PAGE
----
Any given “imagination” of community is less an evolutionary stage or a consensus than one position in an ongoing “struggle for the possession of the sign,” to borrow Hebdige’s phrase (1979). Candomblé is one of the signs most struggled over in the imagining of Brazil, of the Northeastern region, and of the transnational Black community. This chapter charts Brazilian nationalists’ construction of Candomblé as a “folk” emblem of a “racially democratic” nation-state. It also charts the forms of risk and advantage this literary and journalistic representation has entailed for the cosmopolitan and often highly educated priests of the Jeje and...

  9. CHAPTER FIVE Para Inglês Ver SEX, SECRECY, AND SCHOLARSHIP IN THE YORÙBÁ-ATLANTIC WORLD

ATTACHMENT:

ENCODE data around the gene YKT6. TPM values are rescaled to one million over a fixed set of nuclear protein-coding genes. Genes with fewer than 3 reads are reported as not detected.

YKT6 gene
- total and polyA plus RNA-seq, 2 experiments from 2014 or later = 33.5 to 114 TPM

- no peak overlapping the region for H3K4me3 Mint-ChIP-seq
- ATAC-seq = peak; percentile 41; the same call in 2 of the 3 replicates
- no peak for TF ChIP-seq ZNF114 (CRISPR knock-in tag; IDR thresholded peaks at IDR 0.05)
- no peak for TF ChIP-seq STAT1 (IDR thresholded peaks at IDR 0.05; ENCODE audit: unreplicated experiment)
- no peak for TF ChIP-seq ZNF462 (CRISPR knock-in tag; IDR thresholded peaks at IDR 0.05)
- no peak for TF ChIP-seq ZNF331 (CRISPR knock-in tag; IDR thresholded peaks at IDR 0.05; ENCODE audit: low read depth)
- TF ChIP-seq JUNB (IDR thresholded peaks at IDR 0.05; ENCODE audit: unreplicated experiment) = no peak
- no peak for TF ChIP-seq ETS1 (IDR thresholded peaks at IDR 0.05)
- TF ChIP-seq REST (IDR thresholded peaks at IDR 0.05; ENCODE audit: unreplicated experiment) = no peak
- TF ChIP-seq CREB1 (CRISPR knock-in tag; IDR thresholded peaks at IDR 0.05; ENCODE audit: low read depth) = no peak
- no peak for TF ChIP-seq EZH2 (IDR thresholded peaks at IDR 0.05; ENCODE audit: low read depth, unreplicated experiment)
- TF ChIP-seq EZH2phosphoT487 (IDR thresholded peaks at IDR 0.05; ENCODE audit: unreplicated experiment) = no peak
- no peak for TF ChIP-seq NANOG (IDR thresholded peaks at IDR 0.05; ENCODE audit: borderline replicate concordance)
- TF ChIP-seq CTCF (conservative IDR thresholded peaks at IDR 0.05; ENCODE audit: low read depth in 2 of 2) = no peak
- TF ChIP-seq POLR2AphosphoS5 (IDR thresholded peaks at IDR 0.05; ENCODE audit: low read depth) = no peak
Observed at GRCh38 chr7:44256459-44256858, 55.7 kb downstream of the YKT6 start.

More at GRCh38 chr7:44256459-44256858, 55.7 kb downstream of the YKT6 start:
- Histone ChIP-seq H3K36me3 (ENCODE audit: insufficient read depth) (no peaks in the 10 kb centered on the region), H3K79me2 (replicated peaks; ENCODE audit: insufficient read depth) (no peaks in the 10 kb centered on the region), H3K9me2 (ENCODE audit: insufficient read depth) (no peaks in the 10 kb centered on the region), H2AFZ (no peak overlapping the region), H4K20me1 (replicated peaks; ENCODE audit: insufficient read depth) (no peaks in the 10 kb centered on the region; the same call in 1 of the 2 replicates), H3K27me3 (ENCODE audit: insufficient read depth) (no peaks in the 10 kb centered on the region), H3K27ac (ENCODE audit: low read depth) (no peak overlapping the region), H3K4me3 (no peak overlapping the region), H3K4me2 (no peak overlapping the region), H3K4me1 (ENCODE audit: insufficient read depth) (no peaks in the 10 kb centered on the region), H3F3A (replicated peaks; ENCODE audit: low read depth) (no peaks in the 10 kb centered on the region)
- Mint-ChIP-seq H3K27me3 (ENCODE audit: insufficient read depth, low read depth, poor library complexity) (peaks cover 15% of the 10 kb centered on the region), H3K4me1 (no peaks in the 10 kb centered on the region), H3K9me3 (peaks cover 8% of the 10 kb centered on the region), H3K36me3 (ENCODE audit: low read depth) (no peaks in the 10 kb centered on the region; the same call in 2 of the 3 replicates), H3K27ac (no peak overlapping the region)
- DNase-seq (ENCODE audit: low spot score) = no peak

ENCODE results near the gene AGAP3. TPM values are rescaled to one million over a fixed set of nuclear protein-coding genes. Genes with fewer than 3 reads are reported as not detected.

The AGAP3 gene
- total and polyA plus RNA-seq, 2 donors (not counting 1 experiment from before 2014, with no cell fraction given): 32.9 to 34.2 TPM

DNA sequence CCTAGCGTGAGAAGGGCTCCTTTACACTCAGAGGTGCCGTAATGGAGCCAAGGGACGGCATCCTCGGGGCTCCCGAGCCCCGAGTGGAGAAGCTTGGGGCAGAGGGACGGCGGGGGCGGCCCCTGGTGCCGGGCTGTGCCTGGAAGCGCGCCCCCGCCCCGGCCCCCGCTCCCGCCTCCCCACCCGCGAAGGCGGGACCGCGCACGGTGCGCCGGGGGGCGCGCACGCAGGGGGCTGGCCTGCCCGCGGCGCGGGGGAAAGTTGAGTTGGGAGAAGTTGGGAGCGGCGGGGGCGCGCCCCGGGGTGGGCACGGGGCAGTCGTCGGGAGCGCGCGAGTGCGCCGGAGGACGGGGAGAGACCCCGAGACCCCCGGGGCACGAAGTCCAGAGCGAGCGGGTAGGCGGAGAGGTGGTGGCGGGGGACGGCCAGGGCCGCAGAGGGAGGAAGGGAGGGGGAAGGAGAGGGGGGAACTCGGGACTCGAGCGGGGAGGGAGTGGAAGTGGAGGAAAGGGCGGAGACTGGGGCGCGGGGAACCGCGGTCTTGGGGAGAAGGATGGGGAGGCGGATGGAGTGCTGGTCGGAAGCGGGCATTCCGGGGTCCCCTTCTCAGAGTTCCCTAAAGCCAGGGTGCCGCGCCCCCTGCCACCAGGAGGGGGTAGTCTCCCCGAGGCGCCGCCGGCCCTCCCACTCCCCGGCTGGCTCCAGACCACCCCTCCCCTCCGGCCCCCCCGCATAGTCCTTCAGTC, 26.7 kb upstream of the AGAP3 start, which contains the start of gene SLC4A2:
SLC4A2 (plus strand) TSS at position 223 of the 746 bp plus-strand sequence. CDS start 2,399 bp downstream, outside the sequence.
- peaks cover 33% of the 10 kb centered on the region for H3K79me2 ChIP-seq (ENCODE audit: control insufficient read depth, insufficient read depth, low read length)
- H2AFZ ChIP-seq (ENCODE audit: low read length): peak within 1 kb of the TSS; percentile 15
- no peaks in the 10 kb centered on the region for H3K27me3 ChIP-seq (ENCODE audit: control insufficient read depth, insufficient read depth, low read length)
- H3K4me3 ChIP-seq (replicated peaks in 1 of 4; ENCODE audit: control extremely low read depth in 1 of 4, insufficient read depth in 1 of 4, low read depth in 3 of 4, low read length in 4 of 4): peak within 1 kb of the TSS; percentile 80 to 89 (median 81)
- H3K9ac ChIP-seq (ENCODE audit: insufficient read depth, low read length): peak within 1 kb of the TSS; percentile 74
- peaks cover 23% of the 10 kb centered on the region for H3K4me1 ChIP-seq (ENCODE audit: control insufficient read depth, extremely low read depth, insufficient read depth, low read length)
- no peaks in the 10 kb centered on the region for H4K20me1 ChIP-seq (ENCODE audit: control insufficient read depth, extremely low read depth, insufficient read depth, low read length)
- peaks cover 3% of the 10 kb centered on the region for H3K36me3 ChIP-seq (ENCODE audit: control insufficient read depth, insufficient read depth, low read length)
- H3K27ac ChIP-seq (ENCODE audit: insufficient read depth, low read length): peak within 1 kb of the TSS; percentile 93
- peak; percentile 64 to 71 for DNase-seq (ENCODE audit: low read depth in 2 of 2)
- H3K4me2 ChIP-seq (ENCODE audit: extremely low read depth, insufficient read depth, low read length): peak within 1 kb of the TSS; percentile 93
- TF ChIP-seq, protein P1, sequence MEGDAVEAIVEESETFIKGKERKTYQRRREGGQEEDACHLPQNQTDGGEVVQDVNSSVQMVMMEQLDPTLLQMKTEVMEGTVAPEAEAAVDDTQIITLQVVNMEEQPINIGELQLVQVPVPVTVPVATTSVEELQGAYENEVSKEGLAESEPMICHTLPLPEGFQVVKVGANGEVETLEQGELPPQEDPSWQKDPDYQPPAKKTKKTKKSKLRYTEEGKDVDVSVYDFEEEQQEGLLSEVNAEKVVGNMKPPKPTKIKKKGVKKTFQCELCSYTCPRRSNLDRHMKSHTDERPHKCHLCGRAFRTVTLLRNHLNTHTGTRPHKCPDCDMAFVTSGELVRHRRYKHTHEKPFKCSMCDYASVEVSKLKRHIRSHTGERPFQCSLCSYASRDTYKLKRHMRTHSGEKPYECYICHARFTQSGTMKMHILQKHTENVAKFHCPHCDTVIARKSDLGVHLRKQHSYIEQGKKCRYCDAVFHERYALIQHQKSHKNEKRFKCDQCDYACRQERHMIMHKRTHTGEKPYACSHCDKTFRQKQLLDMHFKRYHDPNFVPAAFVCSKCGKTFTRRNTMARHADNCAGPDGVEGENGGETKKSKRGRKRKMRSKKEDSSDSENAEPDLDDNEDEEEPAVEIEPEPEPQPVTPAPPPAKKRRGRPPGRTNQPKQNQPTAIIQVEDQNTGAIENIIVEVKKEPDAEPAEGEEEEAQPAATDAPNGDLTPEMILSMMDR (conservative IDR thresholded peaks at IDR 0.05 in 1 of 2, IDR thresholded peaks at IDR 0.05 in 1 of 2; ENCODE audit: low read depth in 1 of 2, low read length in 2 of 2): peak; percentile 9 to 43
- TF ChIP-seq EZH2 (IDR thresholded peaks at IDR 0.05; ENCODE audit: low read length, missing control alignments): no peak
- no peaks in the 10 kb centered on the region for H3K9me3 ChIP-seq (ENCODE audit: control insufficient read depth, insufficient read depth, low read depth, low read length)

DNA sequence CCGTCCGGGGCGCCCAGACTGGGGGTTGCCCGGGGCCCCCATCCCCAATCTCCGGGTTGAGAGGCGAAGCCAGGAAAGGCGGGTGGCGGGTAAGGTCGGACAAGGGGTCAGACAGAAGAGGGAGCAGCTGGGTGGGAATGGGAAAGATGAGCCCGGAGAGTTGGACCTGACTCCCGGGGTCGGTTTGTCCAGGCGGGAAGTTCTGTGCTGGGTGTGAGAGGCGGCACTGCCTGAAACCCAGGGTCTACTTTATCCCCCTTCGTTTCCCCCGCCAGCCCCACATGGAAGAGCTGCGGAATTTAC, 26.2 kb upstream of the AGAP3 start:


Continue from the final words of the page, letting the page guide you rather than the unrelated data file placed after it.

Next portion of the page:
(pp. 188-223)

    Not only ditties, like Pedrito’s, but also clichés reveal social history. The Brazilian expressionpara inglês ver(for the English to see) describes acts of subterfuge and self-camouflage—presenting a facade to outsiders and dominant parties who might respond with contempt or punishment if they knew the truth. One story reports that the expression originated during the 19th century, after the British outlawed the maritime slave trade to Brazil in 1830 and slave traders developed means of camouflaging the slave ships to avoid capture by the British navy. The false appearance of an innocent maritime commerce was “for the English...

  10. CHAPTER SIX Man in the “City of Women”
    (pp. 224-266)